(Lori Piotrowski) – On Monday, the Association of American Educators released survey results from a Phi Delta Kappa/Gallup poll showing that 71% of Americans support and have confidence in teachers. The same poll shows that these same Americans have a low opinion of teachers unions. In addition, 47% of survey respondents claim that unions have hurt education.
Gary Beckner, executive director of the Association of American Educators (AAE), commented on the national poll, saying, “Americans are beginning to realize the disconnect between teachers and unions.”
We wondered whether this poll result would ring true to Nevada teachers, so we asked several conservative teachers what they thought.
Jim Blockey, a local educator and author of Teachers… It Ain’t Your Fault, disagrees with Beckner, saying, “People may believe that they recognize the difference between the teachers and the teachers union; but their actions do not support that belief. For 20 years, I have heard how great teachers are and how we are the most underpaid, under-appreciated profession in the world…. But the second their child has a problem in school, the first person they attack is the teacher. I have seen this happen hundreds of times. So this poll is about as reliable as saying ‘the check is in the mail.’”
In the release, Beckner continued, “Teachers are not synonymous with unions, as union leaders would have you believe; rather, they are individual professionals with ideas to bring to the education dialogue that will aid in student learning and the American people are taking notice. Because of the unprofessional tactics and support of left-wing causes, teachers are fleeing the unions and seeking alternative organizations that will better represent them as professionals.”
Scott Austin, another Las Vegas educator, is a member of the AAE as well as the Clark County Education Association (CCEA).
“Most of my colleagues who do not belong to the union belong to AAE, and a few teachers like me belong to both. My impression of the public’s take on unions is that they do serve a purpose. Public sector managers have the same tendency toward abuse, tyranny, and harassment as in other occupations, and therefore people do not begrudge anyone the right to freely associate with groups like the CCEA/NEA. I would consider myself a staunch conservative, and choose to belong to the NEA (National Education Association, of which CCEA is a member).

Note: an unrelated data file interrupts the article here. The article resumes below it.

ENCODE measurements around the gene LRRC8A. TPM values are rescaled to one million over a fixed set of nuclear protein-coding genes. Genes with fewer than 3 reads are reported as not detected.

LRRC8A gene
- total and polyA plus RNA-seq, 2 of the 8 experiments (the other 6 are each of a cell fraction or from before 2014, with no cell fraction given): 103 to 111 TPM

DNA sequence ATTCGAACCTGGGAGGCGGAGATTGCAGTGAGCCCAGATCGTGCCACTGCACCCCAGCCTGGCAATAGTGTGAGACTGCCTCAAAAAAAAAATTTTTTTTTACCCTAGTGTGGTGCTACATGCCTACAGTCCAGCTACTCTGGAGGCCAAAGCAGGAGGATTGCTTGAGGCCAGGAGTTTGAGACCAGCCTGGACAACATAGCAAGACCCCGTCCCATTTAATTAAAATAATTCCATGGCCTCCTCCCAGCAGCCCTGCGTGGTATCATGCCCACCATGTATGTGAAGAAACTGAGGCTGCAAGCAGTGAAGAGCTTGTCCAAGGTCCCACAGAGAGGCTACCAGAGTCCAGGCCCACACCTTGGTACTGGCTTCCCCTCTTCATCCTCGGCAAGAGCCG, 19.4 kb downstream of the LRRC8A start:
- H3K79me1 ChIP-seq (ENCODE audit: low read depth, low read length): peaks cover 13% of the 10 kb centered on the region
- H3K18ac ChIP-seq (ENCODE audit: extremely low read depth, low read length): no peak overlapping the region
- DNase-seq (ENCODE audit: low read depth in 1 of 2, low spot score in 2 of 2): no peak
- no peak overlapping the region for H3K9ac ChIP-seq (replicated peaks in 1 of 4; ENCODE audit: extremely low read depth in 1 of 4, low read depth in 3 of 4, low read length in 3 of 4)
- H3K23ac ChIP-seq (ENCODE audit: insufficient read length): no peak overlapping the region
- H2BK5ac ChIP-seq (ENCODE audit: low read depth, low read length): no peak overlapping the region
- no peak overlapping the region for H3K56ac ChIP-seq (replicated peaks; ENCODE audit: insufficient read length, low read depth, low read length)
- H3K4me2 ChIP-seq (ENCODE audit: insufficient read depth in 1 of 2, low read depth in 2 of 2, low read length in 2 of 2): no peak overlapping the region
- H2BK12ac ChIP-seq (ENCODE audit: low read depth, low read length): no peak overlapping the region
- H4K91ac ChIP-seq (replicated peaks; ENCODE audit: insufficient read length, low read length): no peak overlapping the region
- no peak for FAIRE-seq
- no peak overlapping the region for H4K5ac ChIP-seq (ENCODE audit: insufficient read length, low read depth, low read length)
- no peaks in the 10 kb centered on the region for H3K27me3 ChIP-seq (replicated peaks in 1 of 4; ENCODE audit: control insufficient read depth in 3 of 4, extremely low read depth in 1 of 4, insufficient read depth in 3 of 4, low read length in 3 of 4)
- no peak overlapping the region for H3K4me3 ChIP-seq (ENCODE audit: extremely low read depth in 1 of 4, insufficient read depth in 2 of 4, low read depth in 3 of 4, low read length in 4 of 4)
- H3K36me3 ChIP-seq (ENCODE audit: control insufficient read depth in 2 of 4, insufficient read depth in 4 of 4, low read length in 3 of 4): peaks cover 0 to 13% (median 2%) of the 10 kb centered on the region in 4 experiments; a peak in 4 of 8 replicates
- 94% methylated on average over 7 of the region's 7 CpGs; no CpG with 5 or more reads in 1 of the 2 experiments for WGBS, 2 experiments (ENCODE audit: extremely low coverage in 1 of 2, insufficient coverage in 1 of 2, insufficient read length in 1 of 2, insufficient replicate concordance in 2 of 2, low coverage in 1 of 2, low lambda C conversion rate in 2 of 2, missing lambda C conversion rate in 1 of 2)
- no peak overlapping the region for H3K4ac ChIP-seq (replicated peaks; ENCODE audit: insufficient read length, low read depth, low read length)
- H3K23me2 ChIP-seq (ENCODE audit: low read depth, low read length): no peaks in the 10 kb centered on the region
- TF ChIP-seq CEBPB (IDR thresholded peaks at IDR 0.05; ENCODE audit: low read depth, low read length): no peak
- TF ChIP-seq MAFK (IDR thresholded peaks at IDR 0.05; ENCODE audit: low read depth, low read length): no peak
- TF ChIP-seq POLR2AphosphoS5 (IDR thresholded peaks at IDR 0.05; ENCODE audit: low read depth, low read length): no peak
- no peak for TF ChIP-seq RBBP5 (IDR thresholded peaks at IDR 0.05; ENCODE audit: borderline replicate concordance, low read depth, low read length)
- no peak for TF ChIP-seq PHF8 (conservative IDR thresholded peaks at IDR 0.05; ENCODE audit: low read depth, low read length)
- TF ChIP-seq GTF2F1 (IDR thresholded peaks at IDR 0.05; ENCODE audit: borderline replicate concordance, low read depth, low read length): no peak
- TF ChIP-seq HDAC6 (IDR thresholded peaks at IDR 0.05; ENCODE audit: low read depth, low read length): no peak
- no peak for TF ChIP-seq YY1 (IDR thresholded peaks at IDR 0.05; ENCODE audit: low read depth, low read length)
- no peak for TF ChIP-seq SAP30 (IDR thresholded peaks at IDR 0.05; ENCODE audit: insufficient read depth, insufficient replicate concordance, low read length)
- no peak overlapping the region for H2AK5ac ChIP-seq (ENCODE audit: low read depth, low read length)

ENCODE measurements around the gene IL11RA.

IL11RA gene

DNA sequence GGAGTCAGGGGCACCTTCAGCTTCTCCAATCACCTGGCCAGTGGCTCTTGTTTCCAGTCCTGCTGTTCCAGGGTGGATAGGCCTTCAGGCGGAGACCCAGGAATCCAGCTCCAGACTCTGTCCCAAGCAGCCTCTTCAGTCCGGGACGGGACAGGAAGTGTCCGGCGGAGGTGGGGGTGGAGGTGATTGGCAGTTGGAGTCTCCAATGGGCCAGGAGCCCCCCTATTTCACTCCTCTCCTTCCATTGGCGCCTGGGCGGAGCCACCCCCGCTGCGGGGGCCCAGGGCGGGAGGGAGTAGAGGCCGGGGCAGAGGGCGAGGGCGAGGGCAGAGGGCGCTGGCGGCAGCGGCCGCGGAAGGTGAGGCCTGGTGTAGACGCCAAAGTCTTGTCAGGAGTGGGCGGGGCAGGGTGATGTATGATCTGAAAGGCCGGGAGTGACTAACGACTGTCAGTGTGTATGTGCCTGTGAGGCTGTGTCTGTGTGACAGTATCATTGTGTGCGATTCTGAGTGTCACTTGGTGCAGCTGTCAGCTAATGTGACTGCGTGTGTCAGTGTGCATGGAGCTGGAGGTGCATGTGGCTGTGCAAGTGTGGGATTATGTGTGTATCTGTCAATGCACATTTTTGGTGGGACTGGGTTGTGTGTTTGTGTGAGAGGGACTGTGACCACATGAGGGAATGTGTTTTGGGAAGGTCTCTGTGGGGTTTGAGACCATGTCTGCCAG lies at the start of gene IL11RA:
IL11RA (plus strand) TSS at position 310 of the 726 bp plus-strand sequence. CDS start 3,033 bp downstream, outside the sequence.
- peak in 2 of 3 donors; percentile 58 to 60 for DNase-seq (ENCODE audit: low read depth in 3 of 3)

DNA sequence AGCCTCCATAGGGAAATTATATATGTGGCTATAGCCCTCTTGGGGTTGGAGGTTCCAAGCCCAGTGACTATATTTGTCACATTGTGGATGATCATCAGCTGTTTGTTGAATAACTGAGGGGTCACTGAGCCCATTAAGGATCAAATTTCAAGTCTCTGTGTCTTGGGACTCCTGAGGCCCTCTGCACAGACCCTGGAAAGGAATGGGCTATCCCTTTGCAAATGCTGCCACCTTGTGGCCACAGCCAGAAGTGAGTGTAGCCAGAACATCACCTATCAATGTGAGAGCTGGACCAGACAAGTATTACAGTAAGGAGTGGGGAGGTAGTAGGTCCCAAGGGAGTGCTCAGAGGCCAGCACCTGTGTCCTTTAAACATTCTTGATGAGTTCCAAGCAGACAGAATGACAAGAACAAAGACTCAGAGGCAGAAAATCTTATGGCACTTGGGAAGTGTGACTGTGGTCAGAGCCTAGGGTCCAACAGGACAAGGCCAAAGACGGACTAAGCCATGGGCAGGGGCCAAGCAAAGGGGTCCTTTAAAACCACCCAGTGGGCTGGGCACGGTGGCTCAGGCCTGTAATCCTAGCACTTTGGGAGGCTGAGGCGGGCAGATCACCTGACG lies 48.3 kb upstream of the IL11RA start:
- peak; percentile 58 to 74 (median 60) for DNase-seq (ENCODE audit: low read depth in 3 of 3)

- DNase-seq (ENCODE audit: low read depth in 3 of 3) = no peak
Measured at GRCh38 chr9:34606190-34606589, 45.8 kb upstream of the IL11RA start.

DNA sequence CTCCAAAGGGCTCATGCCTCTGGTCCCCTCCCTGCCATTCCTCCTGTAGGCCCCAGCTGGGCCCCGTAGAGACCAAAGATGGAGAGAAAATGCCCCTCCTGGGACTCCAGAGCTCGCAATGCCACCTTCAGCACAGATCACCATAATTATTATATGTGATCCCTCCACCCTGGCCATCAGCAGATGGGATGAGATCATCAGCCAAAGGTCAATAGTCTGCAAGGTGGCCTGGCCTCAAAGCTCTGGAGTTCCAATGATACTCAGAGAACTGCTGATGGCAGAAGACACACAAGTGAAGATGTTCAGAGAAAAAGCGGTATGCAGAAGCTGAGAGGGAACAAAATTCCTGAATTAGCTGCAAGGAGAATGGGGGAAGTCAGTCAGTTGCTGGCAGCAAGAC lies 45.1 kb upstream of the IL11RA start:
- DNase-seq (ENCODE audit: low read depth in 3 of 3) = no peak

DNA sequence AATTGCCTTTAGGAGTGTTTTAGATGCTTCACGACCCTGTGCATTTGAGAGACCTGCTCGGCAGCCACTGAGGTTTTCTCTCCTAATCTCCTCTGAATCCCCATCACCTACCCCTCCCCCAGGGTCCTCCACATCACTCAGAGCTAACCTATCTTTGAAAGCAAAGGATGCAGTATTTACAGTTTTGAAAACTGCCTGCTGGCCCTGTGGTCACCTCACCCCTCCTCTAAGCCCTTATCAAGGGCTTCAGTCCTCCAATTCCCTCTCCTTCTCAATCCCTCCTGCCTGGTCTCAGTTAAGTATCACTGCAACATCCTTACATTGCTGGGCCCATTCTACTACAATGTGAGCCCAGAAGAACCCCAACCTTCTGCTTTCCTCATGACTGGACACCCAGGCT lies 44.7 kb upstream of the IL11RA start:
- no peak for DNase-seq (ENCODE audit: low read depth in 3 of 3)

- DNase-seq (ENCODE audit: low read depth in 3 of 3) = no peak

Blockey acknowledged that other teachers organizations exist, “but they have little or no impact. I know of no support organizations for teachers that would be large enough to make even a dent.”
On the Clark County Education Association Web site, the CCEA claims to represent 12,000 teachers, providing “a cohesive network of support to all educators in Clark County, and that the CCEA “represents their best interests as employees of the Clark County School District.”
The Association of American Educators claims to be the largest national, non-union, professional educators’ association, and it does not endorse, support or contribute to any political cause or candidacy.
CCEA claims that it is the “exclusive representative for all Clark County licensed personnel employed or to be employed by the school district.” Although the CCEA site does not explicitly state whether it supports specific candidates, its officials and members of the union do actively participate in political issues. CCEA president, Ruben Murillo, tweeted on March 19 that the CCEA endorsed Chris Giunchigliani for Las Vegas mayor.
Beckner concluded by urging educators to move out from the auspices of the typical teachers union: “Clearly as respected professionals, teachers should distance themselves from the self-serving interest of labor unions and align themselves with an organization that respects their true priorities.”
Both Blockey and Austin echoed that thought.
Austin said, “Of the 12,000 or so teachers who belong to the CCEA, perhaps only 600 or so of them actually vote. Consequently, we end up with a fringe element representing us.”